Heart Drug Used in Ambulance Boosts Survival
THURSDAY, Aug. 14 -- Giving a high dose of the anti-clotting drug tirofiban to heart attack victims while on route to the hospital could improve their chances of survival, a new report says.
The study, published in a special cardiology issue of The Lancet this week, showed that patients given tirofiban in addition to the standard triple treatment of the anti-clotting agents aspirin, heparin and clopidogrel had significant less blockage affecting their heart than those given only the three standard medicines and a placebo.
The researchers -- lead by Arnoud van't Hof, Isala Klinieken of the department of cardiology, Zwolle, Netherlands -- found that major bleeding did not differ significantly between the two groups (4 percent of patients in the tirofiban group and 3 percent in standard group).
"Our trial was not powered on a difference in clinical outcome between the two groups. However, we noted a better clinical outcome in the tirofiban group than in the placebo group, with lower overall mortality and less urgent repeat [primary coronary angioplasty]," the authors wrote.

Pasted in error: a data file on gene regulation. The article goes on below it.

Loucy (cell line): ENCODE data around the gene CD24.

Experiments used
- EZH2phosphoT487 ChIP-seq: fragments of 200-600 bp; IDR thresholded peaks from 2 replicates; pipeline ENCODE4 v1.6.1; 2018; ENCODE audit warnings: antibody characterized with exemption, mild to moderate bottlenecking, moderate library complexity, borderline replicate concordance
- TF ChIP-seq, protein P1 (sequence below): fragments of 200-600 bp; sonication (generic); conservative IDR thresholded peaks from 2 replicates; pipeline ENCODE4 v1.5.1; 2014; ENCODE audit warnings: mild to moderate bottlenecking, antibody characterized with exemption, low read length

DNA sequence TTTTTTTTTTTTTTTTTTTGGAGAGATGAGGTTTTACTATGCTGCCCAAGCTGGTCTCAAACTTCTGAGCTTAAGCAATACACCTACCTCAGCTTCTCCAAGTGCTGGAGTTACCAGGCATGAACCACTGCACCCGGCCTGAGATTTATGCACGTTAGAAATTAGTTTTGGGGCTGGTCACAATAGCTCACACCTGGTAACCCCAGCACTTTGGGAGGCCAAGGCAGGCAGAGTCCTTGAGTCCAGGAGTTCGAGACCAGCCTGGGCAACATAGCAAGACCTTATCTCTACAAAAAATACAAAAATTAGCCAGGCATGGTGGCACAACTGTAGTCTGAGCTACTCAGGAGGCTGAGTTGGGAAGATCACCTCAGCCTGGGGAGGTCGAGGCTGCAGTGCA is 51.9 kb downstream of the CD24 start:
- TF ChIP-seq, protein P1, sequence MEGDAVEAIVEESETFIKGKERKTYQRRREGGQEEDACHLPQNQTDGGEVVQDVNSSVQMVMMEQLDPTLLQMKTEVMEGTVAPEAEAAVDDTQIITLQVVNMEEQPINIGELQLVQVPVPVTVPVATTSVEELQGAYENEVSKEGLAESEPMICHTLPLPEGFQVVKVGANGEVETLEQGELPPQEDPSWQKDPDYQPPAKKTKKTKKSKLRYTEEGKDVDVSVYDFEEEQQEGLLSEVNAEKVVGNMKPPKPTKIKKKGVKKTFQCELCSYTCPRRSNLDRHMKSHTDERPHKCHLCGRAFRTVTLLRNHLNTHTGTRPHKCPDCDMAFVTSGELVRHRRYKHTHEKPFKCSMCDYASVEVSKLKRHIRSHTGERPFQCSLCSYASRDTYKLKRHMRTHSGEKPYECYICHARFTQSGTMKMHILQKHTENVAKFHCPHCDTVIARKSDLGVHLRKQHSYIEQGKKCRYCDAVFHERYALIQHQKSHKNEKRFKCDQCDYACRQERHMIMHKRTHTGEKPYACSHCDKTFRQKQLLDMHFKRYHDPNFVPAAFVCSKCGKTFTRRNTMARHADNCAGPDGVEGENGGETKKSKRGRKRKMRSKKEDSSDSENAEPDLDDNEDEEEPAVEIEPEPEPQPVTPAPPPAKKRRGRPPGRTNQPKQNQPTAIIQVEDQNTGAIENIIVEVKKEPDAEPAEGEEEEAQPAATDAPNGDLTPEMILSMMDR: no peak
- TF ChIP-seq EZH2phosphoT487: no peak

In an accompanying comment, Gilles Montalescot of the Institute of Cardiology Piti-Salptrire Hospital, INSERM 856 and University of Paris 6, Paris, wrote that the study "reveals that high-dose clopidogrel is not effective enough and confirms the need for fast and strong platelet inhibition. It reminds us also that the first contact with the patient must be rapid and medical. Until now, only well-organized hospital systems have been able to provide such a service."
The special issue of The Lancet also features an article about a study that says while a combination therapy of angiotensin-converting enzyme (ACE) inhibitors and angiotensin receptor blockers (ARB) reduces more excess protein in the urine (proteinuria) than either therapy alone in patients at high vascular risk, it could also result in greater kidney damage.
Proteinuria can be a sign of kidney damage, as malfunctioning kidneys allow proteins into the urine. Diabetes is the most common cause of proteinuria, although a range of other conditions can cause it.
An accompanying comment by doctors from University of Thessaloniki in Greece and the University of Chicago concluded "these data should not lead to guideline modifications ... Combined with previous studies, [this study] supports the notion that use of single agents to block the renin-angiotensin system is well-tolerated."
The U.S. Heart, Blood, and Lung Institute has more about current heart attack treatments.
Posted: August 2008